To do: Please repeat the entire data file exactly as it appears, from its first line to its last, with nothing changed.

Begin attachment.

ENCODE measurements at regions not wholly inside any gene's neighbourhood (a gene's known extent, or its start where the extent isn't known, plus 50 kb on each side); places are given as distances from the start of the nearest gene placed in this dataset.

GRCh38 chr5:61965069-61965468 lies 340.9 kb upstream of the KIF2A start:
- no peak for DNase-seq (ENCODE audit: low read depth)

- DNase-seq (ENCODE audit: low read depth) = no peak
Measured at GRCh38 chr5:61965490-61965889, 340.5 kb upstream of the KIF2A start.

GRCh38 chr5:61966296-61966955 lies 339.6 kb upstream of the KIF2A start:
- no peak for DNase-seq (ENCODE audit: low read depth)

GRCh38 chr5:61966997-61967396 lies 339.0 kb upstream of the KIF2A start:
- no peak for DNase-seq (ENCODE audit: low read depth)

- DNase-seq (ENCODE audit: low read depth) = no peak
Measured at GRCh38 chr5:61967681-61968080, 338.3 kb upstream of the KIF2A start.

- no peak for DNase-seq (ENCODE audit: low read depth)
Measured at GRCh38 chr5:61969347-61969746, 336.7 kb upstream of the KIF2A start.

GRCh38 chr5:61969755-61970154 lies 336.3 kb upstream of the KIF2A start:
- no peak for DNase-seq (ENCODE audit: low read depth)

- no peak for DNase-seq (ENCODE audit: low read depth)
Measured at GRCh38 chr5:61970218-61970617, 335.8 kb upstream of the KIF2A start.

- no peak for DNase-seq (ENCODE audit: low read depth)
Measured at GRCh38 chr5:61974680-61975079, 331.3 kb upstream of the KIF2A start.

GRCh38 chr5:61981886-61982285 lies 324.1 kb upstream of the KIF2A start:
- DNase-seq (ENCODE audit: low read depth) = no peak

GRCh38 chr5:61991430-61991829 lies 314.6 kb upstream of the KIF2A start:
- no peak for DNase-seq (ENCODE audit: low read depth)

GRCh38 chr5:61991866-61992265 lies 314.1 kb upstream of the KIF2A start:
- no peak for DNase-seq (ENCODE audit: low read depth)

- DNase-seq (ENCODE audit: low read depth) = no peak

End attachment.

ENCODE measurements at regions not wholly inside any gene's neighbourhood (a gene's known extent, or its start where the extent isn't known, plus 50 kb on each side); places are given as distances from the start of the nearest gene placed in this dataset.

GRCh38 chr5:61965069-61965468 lies 340.9 kb upstream of the KIF2A start:
- no peak for DNase-seq (ENCODE audit: low read depth)

- DNase-seq (ENCODE audit: low read depth) = no peak
Measured at GRCh38 chr5:61965490-61965889, 340.5 kb upstream of the KIF2A start.

GRCh38 chr5:61966296-61966955 lies 339.6 kb upstream of the KIF2A start:
- no peak for DNase-seq (ENCODE audit: low read depth)

GRCh38 chr5:61966997-61967396 lies 339.0 kb upstream of the KIF2A start:
- no peak for DNase-seq (ENCODE audit: low read depth)

- DNase-seq (ENCODE audit: low read depth) = no peak
Measured at GRCh38 chr5:61967681-61968080, 338.3 kb upstream of the KIF2A start.

- no peak for DNase-seq (ENCODE audit: low read depth)
Measured at GRCh38 chr5:61969347-61969746, 336.7 kb upstream of the KIF2A start.

GRCh38 chr5:61969755-61970154 lies 336.3 kb upstream of the KIF2A start:
- no peak for DNase-seq (ENCODE audit: low read depth)

- no peak for DNase-seq (ENCODE audit: low read depth)
Measured at GRCh38 chr5:61970218-61970617, 335.8 kb upstream of the KIF2A start.

- no peak for DNase-seq (ENCODE audit: low read depth)
Measured at GRCh38 chr5:61974680-61975079, 331.3 kb upstream of the KIF2A start.

GRCh38 chr5:61981886-61982285 lies 324.1 kb upstream of the KIF2A start:
- DNase-seq (ENCODE audit: low read depth) = no peak

GRCh38 chr5:61991430-61991829 lies 314.6 kb upstream of the KIF2A start:
- no peak for DNase-seq (ENCODE audit: low read depth)

GRCh38 chr5:61991866-61992265 lies 314.1 kb upstream of the KIF2A start:
- no peak for DNase-seq (ENCODE audit: low read depth)

- DNase-seq (ENCODE audit: low read depth) = no peak